Terror glorification offense again rejected in UK upper house Holly Manges Jones at 1:36 PM ET
[JURIST] The UK House of Lords [official website] Tuesday voted by a margin of 160-156 to remove references to the "glorification" of terrorism from the Terrorism Bill [text; Home Office backgrounder], proposed after the London bombings [JURIST news archive] last July. The Lords received the bill [JURIST report] after the UK House of Commons [official website] had previously voted [JURIST report] to keep the offense among the bill's provisions, which UK Prime Minister Tony Blair said would be a "signal of strength" in fighting terrorism. Allowing the glorification offense to remain in the bill would also enable action to be taken against individuals who hold signs glorifying the July bombers, as happened during recent protests against cartoons depicting the Prophet Muhammad [JURIST news archive].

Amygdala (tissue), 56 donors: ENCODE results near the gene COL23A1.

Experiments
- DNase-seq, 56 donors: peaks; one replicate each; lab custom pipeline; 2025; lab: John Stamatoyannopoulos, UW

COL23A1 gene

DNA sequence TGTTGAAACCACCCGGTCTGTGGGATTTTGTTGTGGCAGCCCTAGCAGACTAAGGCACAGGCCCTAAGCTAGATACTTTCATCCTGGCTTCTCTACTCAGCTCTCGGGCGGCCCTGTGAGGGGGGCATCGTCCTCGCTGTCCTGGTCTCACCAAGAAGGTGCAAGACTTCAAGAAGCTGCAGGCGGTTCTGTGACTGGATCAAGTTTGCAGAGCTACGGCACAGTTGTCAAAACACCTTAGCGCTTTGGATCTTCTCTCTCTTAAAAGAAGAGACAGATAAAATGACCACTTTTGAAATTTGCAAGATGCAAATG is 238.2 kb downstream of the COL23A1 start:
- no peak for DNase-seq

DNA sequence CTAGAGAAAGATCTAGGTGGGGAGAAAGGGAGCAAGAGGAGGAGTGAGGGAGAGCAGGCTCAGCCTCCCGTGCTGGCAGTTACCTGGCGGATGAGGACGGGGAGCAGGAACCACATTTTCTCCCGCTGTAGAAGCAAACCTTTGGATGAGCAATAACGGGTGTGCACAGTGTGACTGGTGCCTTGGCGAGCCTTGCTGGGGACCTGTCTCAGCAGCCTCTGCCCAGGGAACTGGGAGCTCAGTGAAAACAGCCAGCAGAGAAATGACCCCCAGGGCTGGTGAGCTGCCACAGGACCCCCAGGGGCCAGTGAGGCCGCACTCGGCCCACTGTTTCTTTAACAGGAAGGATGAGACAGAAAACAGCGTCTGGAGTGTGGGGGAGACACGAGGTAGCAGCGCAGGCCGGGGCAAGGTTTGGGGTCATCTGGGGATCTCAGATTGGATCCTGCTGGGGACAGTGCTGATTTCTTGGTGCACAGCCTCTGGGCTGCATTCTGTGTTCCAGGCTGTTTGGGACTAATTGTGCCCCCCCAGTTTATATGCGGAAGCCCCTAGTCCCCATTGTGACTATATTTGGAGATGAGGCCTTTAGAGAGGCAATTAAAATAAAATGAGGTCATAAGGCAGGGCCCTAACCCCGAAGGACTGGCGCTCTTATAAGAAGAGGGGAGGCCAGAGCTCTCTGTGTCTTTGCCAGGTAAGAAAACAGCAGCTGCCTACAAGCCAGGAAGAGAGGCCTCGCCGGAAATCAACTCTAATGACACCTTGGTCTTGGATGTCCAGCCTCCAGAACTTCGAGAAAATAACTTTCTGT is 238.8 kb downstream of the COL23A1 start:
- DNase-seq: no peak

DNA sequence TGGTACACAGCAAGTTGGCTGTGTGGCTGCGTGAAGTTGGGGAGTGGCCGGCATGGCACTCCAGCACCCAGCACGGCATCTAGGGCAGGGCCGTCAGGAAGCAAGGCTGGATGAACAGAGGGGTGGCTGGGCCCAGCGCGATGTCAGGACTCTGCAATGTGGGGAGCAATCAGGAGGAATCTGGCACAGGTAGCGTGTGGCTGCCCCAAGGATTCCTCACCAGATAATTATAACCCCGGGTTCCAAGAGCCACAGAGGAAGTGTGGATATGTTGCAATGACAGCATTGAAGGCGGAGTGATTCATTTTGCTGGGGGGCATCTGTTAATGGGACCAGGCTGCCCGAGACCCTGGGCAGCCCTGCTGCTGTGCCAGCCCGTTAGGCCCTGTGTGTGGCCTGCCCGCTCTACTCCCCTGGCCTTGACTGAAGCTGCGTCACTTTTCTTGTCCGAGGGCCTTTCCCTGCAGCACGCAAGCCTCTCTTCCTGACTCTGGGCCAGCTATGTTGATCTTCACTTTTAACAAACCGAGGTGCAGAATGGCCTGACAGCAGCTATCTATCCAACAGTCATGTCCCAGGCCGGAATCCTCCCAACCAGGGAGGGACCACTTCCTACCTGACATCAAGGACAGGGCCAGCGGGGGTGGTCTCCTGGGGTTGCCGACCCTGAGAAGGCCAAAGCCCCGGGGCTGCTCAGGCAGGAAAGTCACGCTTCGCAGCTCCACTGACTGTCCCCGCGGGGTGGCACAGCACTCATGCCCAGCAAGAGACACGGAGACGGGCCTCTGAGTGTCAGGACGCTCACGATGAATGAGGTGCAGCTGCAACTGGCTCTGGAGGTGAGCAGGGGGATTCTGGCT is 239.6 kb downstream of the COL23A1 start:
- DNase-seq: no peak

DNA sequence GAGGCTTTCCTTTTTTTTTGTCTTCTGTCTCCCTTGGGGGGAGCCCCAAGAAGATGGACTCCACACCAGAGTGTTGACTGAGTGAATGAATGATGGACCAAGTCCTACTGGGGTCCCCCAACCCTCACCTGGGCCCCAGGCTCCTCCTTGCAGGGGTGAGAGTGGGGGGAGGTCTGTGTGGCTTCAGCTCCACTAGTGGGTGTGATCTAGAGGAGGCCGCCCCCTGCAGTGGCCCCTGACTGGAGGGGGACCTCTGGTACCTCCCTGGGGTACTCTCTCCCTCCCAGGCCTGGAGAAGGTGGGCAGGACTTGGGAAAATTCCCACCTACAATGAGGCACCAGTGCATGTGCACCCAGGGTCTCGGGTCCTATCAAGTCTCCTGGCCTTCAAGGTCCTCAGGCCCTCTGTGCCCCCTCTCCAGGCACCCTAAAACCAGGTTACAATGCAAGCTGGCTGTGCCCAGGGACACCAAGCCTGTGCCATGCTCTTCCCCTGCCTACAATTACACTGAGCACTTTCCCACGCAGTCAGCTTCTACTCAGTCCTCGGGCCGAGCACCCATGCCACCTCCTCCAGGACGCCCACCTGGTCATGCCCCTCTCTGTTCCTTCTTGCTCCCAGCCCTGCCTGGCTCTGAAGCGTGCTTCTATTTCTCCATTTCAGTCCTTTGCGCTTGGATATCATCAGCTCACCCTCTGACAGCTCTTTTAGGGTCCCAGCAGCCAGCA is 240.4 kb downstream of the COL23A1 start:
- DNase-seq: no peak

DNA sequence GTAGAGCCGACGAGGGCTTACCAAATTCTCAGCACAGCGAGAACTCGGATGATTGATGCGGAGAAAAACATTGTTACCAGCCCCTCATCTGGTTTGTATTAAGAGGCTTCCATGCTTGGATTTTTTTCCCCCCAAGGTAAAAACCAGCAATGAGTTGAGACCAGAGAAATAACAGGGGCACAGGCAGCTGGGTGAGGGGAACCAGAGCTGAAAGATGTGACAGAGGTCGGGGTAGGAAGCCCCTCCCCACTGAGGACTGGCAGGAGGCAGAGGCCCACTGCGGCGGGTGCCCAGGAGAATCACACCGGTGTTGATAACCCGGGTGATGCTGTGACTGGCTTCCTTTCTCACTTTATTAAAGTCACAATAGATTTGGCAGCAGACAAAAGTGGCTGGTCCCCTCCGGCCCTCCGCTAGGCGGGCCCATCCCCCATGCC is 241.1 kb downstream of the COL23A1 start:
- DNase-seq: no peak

The House of Lords removed the glorification of terrorism offense [JURIST report] from the bill once before in January. The proposed legislation will now return to the House of Commons and the government is expected to again reverse the removal of the term from the bill. BBC News has more.
Paper Chase is JURIST's real-time legal news service, powered by a team of 30 law student reporters and editors led by law professor Bernard Hibbitts at the University of Pittsburgh School of Law. As an educational service, Paper Chase is dedicated to presenting important legal news and materials rapidly, objectively and intelligibly in an accessible, ad-free format.